Picks and Pans Review: Vintage: a History of Wine, Volume I
A barefoot Soviet farmer climbs inside a hollowed-out tree trunk filled with grapes. Squish, squish. He crushes his harvest between his toes, lets the juice run into a clay pot and buries it in the frosty ground. Within this primitive "cellar" in the foothills of the Caucasus Mountains, the natural union of the grapes' sugar and yeast will eventually transform this rustic concoction into a pungent wine.
It is in this desolate outback that wine-making is believed to have begun 7,000 or so years ago. And it is here that British wine fancier Hugh Johnson begins this four-volume set of tapes originally broadcast as a 13-part PBS television series.
Soviet Georgia is a fitting starting line for what becomes a daze of wine and roadways as Johnson, the author of such works as World Atlas of Wine, darts off to Egypt, Spain, Greece, Israel, Iran and other countries where the fruits of the vine have been cultivated, peddled and venerated for centuries. Along the way he promises to tell "the intricate, turbulent, sometimes mysterious story of wine," And he does so in a series that is as much history lesson and travelogue as it is a celebration of a beverage.
In the 117-minute Volume I, Johnson explores not just the origins of winemaking, but its place in ancient history, its use in religious ceremonies and its commercial impact on the societies that have embraced it. In Spain he pops up at a raucous wine festival. In Egypt he translates notations on wine amphoras from King Tut's tomb. In Israel he pokes around a kosher winery. Wherever he wanders, Johnson fortifies his observations with maps, drawings, artifacts, poetry and interviews, which help make his story all the more vivid.
An abstemious Benedictine monk with a passion for blending wines, but never drinking them, is credited with inventing champagne in the 17th century. His name was Dom Pierre Pérignon, and he is but one of the intriguing characters introduced in a segment on sparkling wine on this 88-minute video, which also includes excursions to a handful of rich vineyards in Burgundy (La Côte d'Or). Here Johnson explores the rare alchemy of soil, climate and mystique that shape an individual wine's character and value.
Johnson begins this 88-minute tape in the jagged hills of Portugal, birthplace of such fortified wines as Madeira and port. The first became a favorite libation in the colonies. Jostled and overheated in the bellies of 18th-century galleons that lurched across the Atlantic, the sweet wine seemed to improve as it traveled, and demand for it in America flourished.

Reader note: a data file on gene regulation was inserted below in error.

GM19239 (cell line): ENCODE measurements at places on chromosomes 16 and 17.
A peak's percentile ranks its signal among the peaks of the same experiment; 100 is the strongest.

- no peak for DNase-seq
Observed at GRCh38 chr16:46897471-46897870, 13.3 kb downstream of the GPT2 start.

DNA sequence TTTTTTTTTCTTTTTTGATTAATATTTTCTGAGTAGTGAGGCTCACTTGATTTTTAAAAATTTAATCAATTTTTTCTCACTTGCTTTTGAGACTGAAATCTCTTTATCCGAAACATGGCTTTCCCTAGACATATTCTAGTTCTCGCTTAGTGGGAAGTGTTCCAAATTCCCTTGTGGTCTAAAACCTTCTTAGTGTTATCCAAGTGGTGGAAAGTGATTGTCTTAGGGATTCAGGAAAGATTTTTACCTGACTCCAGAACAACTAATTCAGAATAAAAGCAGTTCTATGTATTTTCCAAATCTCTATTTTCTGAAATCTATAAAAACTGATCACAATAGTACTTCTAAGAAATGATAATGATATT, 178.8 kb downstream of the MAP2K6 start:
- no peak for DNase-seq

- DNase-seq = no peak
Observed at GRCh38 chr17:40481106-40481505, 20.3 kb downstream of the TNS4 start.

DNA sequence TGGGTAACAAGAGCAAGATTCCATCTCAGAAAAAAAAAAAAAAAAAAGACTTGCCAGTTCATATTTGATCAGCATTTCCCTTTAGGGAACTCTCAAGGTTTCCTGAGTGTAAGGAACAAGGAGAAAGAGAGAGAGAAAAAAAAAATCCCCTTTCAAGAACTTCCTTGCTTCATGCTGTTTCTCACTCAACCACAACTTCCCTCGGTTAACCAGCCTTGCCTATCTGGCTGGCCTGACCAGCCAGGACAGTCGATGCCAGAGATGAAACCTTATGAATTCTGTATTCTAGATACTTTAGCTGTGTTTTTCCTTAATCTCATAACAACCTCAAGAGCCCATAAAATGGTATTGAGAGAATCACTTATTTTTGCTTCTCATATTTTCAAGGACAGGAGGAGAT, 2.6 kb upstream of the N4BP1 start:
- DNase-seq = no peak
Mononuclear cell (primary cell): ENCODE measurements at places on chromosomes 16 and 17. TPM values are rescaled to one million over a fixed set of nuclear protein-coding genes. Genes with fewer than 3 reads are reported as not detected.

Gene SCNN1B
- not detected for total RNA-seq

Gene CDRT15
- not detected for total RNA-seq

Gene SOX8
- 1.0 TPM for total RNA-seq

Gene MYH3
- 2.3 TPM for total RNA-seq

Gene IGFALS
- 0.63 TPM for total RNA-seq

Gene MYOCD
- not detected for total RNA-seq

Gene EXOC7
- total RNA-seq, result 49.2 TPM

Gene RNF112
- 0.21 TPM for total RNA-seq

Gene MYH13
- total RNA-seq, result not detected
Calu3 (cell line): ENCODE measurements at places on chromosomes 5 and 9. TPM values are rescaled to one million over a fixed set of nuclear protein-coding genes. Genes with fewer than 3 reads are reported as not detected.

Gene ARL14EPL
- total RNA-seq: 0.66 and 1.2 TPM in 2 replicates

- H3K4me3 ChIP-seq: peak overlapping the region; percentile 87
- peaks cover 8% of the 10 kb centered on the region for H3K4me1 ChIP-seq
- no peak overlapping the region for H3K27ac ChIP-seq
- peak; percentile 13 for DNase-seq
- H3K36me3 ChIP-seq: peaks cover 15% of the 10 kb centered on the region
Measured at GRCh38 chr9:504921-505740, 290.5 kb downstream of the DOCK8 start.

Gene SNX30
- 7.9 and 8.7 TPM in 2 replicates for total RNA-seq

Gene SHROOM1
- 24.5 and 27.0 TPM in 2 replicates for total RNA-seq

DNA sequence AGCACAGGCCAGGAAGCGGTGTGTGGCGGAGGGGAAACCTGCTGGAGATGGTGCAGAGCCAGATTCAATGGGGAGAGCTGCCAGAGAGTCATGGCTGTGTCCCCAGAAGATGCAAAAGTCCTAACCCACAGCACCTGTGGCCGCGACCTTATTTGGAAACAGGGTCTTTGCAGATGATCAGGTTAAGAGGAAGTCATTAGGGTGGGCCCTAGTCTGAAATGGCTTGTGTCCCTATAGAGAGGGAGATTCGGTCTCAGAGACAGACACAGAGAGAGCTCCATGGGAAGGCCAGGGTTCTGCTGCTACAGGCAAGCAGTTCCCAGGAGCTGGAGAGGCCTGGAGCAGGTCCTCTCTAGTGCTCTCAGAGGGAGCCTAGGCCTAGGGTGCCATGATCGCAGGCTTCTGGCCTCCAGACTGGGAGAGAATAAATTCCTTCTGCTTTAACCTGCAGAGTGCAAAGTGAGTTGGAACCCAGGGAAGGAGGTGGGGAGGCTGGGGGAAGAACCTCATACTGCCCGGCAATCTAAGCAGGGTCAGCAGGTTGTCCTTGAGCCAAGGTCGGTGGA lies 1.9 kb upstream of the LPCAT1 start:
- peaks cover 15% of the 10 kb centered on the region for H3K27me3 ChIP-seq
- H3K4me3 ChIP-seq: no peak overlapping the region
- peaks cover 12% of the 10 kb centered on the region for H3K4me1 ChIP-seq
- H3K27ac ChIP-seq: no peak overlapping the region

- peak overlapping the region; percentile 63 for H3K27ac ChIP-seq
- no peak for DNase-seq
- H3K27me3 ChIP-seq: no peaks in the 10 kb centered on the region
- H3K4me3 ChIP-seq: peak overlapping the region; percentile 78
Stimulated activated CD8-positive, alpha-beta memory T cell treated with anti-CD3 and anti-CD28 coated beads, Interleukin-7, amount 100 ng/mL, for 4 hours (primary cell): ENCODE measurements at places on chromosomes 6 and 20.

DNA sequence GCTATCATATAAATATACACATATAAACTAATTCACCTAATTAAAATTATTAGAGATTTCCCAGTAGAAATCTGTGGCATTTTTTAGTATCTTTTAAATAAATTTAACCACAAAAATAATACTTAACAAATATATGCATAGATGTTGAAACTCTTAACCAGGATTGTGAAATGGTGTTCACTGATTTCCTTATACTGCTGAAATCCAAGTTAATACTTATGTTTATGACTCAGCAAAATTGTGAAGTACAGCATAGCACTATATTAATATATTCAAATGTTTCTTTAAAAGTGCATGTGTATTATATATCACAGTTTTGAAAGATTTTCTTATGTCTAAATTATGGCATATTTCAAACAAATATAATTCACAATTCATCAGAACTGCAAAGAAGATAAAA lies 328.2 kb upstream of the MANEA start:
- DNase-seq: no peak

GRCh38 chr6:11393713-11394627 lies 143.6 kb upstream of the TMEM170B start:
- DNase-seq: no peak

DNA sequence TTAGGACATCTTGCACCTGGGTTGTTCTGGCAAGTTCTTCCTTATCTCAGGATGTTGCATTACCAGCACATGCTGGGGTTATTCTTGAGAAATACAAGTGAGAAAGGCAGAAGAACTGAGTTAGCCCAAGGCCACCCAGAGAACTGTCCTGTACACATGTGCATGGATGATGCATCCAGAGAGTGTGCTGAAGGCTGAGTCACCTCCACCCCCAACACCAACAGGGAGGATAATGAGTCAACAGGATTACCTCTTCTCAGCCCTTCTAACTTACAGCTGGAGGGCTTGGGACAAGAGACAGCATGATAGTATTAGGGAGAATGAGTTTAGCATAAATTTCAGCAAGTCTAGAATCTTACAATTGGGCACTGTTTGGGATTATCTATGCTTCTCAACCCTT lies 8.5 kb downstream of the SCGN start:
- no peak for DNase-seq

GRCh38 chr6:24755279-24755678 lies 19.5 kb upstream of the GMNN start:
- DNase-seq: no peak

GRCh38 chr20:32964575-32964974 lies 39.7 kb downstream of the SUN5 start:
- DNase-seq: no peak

Port had an even bumpier ride on spindly wooden rafts that got tossed over the rapids of the river Douro on its way from the northern highlands to the Atlantic coast. The British established a rich trade with Portugal for this crude dark wine.
More refined tastes have since been coddled with the careful nurturing of the vine in western France's Bordeaux region, home of such illustrious names as Lafite, Latour and Margaux. Here Johnson tours some of the chateaux, sampling the goods and engaging in tête-à-têtes that are sometimes un peu précieux. Such meanderings on the characteristics of quality wines are best suited to more seasoned oenophiles.
Vine cuttings came to New South Wales along with convicts when Australia was little more than a penal colony in the early 19th century. Since then the nation has developed a thriving industry of reds and whites. In this 88-minute tape, Johnson takes viewers across a landscape of intoxicating beauty, to talk to some pioneer vintners.
Then he is off to California, offering a dash of history, a dollop of facts and some chitchat about American techniques in a superficial study of the wine industry in Napa and Sonoma counties.
Concluding his tour in a kind of grab-bag segment, Johnson shines a light on the hype that launched the craze for nouveau Beaujolais and the technological advances that allow wine to be produced in such unlikely locales as Japan.
Whether he is washing down sushi with a thimble of sake, finding the most polite adjective to compliment a swig of plonk from a clay pot or inhaling the bouquet of a 150-year-old Madeira, Johnson is ever the convivial guide. It seems just right that he end his journey at his own home in Suffolk, England, with a toast to the fruit he calls "one of nature's greatest gifts to man." Cheers, Hugh. (Each tape $29.99. Four in a gift box, $119.99; includes a free copy of Johnson's Pocket Encyclopedia of Wine 1990. Home Vision, 800-262-8600.)